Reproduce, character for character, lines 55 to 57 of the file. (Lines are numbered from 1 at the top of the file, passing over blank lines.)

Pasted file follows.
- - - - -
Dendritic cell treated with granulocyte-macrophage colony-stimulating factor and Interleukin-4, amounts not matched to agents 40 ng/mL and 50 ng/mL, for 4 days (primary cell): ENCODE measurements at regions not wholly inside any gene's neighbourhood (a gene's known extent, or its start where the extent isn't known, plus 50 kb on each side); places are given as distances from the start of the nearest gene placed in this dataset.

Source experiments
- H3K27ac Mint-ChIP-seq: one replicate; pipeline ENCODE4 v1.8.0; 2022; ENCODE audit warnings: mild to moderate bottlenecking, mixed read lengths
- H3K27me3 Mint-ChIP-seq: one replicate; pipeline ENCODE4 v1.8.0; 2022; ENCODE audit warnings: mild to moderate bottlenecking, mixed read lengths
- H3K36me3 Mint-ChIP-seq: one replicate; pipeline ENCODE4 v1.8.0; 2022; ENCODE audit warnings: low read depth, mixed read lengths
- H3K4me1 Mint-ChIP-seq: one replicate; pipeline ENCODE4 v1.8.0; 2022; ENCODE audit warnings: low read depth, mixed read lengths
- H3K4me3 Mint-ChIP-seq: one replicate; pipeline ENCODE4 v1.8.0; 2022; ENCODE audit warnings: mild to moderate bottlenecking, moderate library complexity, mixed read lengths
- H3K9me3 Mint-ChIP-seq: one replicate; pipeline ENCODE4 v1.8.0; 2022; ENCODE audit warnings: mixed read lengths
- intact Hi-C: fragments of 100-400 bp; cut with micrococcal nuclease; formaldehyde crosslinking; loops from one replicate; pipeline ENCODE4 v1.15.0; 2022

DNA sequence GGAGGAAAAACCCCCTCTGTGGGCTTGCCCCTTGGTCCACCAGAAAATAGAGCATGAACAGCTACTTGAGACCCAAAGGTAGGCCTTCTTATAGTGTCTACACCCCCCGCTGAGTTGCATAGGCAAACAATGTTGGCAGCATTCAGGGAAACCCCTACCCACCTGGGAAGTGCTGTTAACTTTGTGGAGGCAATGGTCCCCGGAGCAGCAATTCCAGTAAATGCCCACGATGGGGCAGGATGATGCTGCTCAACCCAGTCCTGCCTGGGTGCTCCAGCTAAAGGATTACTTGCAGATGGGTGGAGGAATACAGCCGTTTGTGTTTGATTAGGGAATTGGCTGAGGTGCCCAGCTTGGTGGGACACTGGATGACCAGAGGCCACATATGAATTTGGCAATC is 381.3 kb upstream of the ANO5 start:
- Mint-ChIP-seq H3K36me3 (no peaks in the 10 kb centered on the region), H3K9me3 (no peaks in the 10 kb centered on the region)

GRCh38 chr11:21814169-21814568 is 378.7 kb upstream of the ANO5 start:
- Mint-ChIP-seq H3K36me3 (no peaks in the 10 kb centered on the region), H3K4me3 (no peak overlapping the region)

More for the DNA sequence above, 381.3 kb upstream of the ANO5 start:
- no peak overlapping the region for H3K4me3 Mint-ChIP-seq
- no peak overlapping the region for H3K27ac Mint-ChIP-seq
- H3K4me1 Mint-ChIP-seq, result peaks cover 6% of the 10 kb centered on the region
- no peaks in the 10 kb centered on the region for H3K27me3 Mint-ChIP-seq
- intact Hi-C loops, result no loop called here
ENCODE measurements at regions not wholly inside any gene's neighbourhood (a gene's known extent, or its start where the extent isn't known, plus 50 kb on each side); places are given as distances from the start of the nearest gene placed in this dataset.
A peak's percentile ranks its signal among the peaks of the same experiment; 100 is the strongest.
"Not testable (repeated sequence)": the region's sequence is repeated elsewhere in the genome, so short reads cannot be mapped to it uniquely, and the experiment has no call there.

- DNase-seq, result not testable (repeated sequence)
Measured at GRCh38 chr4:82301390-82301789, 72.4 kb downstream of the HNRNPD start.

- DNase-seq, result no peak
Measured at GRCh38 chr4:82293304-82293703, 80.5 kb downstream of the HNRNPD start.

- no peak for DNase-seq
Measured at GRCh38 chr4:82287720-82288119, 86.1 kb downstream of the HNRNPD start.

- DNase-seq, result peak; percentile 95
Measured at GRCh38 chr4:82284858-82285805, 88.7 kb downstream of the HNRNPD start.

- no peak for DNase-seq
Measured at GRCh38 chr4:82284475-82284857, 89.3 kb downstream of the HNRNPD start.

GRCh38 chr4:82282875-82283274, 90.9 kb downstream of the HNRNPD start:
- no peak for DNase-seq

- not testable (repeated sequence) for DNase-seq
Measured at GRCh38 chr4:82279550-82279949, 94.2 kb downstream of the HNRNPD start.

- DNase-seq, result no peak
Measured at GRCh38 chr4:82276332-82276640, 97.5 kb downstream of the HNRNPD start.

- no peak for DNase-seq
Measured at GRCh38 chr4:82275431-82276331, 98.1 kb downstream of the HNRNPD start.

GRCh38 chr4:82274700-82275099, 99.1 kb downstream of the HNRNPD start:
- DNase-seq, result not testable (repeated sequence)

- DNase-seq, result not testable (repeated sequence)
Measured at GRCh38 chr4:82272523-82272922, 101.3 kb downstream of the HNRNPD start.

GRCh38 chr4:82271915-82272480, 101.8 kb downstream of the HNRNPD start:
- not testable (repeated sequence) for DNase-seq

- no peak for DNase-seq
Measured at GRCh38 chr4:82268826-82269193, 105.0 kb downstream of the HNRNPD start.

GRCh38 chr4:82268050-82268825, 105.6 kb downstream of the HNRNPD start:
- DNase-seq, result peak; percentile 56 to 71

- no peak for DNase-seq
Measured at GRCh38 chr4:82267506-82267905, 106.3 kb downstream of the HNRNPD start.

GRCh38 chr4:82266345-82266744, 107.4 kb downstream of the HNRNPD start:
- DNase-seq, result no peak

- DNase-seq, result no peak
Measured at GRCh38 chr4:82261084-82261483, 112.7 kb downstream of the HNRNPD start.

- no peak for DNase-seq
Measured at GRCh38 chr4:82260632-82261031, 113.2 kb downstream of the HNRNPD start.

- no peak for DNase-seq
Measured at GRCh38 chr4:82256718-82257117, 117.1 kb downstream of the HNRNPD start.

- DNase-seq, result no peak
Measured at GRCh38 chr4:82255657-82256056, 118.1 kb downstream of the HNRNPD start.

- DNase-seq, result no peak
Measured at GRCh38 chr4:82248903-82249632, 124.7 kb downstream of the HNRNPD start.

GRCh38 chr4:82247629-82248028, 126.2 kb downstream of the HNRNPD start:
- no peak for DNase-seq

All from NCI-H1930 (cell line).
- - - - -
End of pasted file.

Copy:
- DNase-seq, result no peak
Measured at GRCh38 chr4:82261084-82261483, 112.7 kb downstream of the HNRNPD start.

- no peak for DNase-seq